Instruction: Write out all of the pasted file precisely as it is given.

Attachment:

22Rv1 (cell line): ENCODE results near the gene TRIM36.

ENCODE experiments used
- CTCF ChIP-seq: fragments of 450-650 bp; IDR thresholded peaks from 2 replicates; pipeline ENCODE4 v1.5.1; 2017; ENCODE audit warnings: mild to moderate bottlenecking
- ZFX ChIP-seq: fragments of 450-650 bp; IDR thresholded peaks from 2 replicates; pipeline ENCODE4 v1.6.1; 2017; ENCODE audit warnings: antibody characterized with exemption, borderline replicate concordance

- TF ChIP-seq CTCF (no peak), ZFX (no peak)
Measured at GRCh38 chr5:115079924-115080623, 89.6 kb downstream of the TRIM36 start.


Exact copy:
22Rv1 (cell line): ENCODE results near the gene TRIM36.

ENCODE experiments used
- CTCF ChIP-seq: fragments of 450-650 bp; IDR thresholded peaks from 2 replicates; pipeline ENCODE4 v1.5.1; 2017; ENCODE audit warnings: mild to moderate bottlenecking
- ZFX ChIP-seq: fragments of 450-650 bp; IDR thresholded peaks from 2 replicates; pipeline ENCODE4 v1.6.1; 2017; ENCODE audit warnings: antibody characterized with exemption, borderline replicate concordance

- TF ChIP-seq CTCF (no peak), ZFX (no peak)
Measured at GRCh38 chr5:115079924-115080623, 89.6 kb downstream of the TRIM36 start.